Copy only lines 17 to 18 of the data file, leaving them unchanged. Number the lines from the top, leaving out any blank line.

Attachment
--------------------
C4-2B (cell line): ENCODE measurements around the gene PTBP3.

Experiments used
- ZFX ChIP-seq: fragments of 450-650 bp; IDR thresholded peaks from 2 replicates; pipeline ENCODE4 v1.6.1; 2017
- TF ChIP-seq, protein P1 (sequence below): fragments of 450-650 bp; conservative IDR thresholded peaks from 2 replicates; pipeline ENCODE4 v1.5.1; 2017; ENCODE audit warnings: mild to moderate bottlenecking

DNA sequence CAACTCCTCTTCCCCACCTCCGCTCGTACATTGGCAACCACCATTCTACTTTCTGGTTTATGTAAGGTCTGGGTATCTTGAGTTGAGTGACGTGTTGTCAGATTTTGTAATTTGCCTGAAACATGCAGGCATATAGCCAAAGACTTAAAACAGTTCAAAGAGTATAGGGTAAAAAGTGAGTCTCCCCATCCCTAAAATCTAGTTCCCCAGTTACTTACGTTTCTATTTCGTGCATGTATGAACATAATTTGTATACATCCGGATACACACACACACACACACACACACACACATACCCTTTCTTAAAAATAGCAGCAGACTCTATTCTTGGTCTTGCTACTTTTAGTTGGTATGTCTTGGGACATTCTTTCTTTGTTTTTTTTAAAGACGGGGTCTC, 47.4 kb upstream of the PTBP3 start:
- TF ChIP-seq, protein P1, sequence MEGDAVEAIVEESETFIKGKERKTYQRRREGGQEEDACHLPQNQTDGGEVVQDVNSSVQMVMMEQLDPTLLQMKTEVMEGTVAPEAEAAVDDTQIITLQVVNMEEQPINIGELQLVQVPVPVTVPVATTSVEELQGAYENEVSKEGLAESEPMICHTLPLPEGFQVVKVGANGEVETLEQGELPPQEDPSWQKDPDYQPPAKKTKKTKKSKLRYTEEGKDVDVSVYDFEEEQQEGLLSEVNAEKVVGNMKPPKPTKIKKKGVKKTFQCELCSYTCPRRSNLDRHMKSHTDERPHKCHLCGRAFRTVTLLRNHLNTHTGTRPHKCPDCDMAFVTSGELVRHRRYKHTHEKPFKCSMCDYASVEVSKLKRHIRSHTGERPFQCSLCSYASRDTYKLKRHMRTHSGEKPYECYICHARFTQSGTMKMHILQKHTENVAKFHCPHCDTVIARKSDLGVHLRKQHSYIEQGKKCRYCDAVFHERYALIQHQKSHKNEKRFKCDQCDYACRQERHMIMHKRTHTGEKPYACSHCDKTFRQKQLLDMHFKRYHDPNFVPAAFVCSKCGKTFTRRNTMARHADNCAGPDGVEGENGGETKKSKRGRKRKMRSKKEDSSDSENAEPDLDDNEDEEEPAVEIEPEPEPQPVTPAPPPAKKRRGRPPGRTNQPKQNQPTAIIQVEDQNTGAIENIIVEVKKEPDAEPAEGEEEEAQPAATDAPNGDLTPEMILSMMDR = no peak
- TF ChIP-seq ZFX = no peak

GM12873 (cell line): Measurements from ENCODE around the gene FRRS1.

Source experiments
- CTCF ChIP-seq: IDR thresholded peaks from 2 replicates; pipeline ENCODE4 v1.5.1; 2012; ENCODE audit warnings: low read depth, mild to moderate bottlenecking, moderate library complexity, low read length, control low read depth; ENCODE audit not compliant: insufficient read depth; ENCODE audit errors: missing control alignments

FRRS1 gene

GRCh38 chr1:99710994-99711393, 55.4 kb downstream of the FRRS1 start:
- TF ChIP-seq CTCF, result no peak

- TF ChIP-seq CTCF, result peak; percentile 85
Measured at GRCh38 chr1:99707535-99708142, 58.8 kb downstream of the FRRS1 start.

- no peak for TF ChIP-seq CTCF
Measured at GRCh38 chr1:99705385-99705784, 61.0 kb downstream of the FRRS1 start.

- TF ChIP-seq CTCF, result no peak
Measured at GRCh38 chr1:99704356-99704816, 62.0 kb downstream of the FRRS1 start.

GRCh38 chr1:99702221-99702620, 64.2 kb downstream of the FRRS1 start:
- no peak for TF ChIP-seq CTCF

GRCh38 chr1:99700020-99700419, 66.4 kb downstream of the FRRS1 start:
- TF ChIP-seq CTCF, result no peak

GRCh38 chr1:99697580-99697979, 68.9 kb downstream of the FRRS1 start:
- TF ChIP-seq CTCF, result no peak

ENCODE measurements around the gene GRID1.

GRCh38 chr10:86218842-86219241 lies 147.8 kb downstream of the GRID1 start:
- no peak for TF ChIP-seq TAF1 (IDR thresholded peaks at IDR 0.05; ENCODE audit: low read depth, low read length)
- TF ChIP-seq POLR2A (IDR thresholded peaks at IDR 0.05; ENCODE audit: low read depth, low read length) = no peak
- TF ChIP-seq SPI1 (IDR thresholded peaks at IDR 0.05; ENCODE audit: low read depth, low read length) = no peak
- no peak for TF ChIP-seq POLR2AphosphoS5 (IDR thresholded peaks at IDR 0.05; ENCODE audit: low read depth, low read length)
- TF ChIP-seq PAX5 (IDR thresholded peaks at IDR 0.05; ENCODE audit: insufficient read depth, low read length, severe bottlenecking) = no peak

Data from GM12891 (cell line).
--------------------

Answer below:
Measured at GRCh38 chr1:99705385-99705784, 61.0 kb downstream of the FRRS1 start.

- TF ChIP-seq CTCF, result no peak